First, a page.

When evaluating credit cards, one of the first things that many consumers consider is the APR. The interest rate is a big deal if you carry a balance, since the higher your interest rate, the more you pay for the privilege of borrowing money.

As you consider your credit card options, and compare interest rates, make sure that you understand the difference between introductory APRs and regular APRs.

Introductory APR

It can be exciting to see a credit card APR of 0%, 1.99% or 3.99%. These low APRs are tempting, especially if you have a balance you want to transfer from a higher rate card. However, this attractive APR isn’t going to last; it’s designed to introduce you to the card and gain your business.

An introductory APR expires after a certain period of time. Many credit cards offer introductory APRs for between six months and 18 months. Once that time period is up, the APR increases to the regular APR.

You should also realize that there are times when the introductory APR is cancelled. If you make a late payment, or go over your limit, your introductory APR might be revoked – even if the introductory period isn’t over yet.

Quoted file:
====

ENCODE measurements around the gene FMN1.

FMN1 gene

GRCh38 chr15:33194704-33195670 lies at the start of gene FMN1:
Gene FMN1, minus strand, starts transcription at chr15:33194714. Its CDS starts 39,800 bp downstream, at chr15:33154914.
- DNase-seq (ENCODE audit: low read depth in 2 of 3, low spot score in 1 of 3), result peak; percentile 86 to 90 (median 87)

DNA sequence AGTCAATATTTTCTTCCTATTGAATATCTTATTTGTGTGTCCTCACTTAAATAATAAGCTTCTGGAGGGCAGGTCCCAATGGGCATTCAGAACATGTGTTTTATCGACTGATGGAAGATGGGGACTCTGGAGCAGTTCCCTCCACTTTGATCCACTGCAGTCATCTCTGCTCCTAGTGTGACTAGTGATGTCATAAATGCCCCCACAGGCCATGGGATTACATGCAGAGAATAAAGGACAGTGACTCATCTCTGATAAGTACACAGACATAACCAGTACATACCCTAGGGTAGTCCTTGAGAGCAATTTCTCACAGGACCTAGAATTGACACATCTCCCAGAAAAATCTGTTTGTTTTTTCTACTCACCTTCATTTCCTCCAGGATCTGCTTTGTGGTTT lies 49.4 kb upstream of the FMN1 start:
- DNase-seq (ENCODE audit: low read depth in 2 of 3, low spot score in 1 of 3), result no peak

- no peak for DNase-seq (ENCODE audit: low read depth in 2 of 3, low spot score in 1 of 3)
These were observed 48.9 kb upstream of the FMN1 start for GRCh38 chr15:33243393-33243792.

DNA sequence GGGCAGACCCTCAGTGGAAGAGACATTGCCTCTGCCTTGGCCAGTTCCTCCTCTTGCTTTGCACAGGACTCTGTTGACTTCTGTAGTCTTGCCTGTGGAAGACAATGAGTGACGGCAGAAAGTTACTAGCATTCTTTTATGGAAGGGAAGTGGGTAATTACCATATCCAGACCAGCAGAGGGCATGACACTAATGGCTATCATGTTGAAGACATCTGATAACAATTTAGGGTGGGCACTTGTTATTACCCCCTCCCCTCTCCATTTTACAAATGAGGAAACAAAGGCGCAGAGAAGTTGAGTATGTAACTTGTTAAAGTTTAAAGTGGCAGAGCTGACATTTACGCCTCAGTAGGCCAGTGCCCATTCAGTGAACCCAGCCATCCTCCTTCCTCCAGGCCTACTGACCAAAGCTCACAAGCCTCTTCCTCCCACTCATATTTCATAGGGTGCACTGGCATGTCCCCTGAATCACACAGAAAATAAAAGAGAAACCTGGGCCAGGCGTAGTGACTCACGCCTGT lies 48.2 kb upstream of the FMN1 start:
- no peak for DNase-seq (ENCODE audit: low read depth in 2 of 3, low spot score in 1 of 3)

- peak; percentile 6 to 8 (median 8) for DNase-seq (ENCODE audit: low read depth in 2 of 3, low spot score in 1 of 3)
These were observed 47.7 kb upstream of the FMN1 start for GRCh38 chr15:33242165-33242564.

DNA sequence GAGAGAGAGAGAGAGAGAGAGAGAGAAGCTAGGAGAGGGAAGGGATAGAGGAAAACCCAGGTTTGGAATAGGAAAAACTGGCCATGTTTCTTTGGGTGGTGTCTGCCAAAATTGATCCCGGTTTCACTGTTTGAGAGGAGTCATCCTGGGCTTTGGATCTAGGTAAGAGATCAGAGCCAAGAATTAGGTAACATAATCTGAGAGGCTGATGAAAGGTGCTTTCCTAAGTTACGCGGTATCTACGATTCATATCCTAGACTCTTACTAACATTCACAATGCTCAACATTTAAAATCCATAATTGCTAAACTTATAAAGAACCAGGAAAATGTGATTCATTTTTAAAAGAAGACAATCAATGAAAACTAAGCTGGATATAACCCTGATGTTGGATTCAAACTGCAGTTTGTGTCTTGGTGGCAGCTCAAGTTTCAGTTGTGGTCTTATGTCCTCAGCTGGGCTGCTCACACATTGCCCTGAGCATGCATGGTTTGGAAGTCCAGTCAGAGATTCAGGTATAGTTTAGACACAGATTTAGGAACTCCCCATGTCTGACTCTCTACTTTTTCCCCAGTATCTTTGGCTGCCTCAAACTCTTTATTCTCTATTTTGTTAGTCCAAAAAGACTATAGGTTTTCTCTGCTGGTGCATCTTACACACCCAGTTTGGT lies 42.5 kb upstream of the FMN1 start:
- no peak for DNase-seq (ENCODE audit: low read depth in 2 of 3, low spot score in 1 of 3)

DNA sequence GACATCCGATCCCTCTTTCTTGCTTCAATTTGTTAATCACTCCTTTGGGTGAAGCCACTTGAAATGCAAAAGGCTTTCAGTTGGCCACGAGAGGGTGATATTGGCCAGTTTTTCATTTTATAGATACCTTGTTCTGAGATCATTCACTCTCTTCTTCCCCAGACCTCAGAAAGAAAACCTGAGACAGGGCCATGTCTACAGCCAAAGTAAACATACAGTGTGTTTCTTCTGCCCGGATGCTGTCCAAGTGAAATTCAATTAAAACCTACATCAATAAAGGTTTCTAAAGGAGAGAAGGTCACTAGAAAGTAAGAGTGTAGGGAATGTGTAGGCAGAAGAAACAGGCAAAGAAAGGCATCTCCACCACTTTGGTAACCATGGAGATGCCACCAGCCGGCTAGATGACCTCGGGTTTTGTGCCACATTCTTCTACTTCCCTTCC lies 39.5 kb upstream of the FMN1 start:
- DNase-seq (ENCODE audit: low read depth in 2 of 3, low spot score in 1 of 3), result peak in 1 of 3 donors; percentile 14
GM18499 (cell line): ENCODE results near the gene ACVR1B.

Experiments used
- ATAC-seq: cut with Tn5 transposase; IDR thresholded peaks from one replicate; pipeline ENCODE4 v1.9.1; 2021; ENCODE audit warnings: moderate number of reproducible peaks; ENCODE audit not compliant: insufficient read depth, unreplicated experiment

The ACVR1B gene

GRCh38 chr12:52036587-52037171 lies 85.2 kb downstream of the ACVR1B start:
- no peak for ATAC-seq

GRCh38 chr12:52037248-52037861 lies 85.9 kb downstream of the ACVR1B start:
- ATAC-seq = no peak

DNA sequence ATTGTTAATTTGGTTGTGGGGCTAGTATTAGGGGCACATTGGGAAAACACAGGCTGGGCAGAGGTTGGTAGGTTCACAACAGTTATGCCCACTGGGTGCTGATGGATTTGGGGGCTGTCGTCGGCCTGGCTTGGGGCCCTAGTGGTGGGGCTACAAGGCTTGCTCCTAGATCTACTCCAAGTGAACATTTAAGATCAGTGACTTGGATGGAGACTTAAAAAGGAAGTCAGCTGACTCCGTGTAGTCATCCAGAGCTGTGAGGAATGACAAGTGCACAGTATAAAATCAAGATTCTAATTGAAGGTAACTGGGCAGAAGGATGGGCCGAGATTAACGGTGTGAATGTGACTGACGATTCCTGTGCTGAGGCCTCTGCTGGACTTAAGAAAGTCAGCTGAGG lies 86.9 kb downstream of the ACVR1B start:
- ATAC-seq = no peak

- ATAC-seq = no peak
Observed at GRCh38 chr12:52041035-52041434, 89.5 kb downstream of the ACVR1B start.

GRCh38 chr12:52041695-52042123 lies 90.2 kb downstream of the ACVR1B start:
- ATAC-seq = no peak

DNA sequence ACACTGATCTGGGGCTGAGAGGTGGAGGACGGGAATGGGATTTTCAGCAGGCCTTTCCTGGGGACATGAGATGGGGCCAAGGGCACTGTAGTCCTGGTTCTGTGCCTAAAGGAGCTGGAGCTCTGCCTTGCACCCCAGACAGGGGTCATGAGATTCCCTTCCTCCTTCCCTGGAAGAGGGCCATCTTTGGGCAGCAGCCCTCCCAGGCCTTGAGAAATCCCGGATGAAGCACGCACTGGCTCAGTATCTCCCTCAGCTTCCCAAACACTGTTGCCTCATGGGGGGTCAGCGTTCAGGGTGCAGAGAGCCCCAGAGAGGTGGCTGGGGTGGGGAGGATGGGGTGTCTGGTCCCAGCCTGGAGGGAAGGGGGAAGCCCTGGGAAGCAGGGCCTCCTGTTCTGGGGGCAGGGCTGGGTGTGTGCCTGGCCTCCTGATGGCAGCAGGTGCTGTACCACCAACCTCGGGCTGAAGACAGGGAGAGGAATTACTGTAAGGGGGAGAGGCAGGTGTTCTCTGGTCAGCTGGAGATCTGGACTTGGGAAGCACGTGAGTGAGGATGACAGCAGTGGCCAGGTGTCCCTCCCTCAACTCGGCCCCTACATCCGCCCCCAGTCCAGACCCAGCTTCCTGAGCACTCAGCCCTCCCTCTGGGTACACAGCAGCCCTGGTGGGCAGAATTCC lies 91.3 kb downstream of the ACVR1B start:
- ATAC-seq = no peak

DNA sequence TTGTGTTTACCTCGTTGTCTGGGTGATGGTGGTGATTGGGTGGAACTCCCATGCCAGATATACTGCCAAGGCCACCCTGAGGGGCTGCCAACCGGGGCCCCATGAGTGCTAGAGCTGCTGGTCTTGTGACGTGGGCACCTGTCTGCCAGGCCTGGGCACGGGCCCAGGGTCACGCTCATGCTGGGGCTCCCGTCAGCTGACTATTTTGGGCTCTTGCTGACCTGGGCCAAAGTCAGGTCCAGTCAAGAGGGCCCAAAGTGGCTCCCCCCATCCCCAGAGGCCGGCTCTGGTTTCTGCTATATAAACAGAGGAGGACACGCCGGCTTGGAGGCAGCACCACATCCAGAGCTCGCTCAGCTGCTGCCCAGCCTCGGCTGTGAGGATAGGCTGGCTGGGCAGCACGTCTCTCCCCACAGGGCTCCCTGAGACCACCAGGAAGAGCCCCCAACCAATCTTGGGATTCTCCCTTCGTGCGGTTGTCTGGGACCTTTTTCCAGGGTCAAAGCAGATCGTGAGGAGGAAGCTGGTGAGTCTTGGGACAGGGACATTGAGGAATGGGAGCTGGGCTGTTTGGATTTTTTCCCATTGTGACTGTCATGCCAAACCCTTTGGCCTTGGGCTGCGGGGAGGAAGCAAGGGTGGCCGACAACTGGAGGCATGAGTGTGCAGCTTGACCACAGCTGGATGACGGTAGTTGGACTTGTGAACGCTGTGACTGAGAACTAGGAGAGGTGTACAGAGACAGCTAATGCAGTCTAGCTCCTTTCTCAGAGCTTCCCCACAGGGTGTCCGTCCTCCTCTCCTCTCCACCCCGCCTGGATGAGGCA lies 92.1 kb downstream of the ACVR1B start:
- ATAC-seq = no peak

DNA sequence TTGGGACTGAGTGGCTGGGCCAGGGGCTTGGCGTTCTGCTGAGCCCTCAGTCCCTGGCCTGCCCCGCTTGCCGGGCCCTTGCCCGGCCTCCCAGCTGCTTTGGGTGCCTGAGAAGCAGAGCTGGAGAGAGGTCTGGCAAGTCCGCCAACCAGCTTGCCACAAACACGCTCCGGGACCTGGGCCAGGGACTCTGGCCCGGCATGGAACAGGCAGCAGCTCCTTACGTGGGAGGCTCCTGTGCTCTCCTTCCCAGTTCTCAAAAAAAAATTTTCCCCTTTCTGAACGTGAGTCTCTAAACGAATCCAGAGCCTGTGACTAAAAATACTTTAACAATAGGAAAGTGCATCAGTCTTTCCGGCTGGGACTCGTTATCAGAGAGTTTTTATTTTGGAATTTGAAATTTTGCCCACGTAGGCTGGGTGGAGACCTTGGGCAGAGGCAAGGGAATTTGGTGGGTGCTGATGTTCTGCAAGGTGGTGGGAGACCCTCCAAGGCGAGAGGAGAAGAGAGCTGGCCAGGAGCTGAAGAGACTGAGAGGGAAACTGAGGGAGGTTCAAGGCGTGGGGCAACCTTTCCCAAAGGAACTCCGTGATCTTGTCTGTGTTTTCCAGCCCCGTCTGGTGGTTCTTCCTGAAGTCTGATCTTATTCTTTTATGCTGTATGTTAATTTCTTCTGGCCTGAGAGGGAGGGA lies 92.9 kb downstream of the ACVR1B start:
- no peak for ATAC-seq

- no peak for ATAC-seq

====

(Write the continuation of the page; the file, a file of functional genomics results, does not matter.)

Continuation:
Regular APR

Your regular APR is the interest rate that you pay on a regular basis. Often, this rate is based on the prime rate and is variable. A credit card issuer usually bases your regular APR on the prime rate. If the prime rate changes, your interest rate could go up or down, since it’s most likely a variable rate.

You might see a credit card APR of prime + 8%. That means that if the prime rate is 3.99%, your regular APR would be 11.99%. Your interest rate depends on your credit score. If you have good credit, you will see a lower “prime +” rate. Someone with fair credit might see a rate of prime + 15%, which would bring the credit card APR in our example up to 18.99%. As your credit score decreases, your regular APR increases.

Once your introductory period ends, you will begin paying the regular APR on your balance.

Using the Introductory APR to Your Advantage

One of the reasons that consumers take advantage of an introductory offer is to make headway on high interest credit card debt. You can transfer your balances to the new credit card, and the low introductory APR means that more of your payment each month goes toward paying down the principal.

With less going toward interest, you can reduce your debt faster, paying less to retire your debt over time. Using an introductory APR to your best advantage requires a little planning, though. Your best results are seen if you have a plan to pay off your balance transfer before the end of the introductory period.

Another pitfall to avoid is running up more debt after you complete your balance transfer. Once you make the transfer, you have an old card that suddenly has a lot more “room.”” Don’t add more debt to the old credit card. You could end up in worse shape, with even more debt, if you aren’t careful.